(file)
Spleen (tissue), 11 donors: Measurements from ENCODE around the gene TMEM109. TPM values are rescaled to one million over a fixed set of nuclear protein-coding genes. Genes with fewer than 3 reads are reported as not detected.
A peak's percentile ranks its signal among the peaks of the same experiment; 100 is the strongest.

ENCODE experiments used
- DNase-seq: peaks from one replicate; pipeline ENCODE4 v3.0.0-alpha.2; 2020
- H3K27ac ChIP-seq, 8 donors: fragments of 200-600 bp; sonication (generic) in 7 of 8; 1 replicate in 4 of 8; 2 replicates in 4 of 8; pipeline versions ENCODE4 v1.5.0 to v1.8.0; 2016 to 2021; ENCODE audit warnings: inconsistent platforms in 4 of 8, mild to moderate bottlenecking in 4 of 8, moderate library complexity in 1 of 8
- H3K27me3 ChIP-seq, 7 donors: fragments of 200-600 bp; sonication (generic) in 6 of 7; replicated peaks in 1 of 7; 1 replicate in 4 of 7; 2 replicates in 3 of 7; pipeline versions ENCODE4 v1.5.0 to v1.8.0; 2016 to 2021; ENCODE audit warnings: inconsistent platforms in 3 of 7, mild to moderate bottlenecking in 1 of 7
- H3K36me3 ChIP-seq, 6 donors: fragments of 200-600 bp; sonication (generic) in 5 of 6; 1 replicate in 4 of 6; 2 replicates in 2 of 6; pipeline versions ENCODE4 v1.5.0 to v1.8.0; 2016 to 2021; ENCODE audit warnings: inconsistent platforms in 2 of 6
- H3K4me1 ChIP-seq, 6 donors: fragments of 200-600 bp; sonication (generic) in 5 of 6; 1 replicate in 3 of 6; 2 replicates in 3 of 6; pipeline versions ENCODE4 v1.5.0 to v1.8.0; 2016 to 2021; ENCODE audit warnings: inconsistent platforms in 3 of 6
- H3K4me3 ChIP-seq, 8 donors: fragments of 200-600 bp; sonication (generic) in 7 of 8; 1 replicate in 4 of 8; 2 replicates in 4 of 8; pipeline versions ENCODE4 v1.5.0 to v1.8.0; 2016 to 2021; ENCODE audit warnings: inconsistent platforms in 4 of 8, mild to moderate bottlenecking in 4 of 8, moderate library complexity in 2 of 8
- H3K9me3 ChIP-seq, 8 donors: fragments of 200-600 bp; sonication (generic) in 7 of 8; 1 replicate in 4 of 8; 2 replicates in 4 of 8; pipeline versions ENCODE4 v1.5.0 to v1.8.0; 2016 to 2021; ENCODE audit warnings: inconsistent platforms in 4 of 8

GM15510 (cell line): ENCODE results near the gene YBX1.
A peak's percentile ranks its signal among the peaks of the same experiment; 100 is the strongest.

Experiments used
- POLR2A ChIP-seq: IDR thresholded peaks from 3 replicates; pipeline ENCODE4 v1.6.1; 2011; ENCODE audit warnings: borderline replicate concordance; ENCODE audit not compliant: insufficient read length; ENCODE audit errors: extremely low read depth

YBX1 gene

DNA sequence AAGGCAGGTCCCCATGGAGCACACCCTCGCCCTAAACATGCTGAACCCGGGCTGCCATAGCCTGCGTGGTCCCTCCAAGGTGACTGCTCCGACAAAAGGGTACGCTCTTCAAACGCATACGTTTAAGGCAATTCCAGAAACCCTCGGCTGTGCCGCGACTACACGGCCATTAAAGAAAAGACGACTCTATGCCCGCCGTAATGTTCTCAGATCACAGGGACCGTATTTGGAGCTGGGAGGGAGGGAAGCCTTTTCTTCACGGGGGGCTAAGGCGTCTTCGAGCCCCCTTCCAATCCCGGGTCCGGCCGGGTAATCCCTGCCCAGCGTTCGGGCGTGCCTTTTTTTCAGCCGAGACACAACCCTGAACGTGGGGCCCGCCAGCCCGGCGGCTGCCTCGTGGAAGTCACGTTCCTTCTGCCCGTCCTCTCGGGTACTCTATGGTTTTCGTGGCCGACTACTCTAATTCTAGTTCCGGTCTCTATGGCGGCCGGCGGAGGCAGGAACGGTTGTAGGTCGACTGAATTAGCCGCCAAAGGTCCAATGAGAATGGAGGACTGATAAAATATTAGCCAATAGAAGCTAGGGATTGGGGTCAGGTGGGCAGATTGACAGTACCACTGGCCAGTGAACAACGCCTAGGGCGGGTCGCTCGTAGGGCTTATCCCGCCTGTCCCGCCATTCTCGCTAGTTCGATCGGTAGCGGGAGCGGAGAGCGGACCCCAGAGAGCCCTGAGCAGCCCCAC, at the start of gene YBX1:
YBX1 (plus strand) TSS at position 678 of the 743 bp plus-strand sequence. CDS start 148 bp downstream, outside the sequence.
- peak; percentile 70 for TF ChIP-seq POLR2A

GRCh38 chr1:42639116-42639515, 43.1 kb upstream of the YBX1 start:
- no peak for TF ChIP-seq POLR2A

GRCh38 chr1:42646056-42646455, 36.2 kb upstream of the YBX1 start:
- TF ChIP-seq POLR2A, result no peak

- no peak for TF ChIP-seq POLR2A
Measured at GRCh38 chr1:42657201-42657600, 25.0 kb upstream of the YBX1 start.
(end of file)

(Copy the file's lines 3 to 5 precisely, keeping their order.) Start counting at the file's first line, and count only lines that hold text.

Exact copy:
ENCODE experiments used
- DNase-seq: peaks from one replicate; pipeline ENCODE4 v3.0.0-alpha.2; 2020
- H3K27ac ChIP-seq, 8 donors: fragments of 200-600 bp; sonication (generic) in 7 of 8; 1 replicate in 4 of 8; 2 replicates in 4 of 8; pipeline versions ENCODE4 v1.5.0 to v1.8.0; 2016 to 2021; ENCODE audit warnings: inconsistent platforms in 4 of 8, mild to moderate bottlenecking in 4 of 8, moderate library complexity in 1 of 8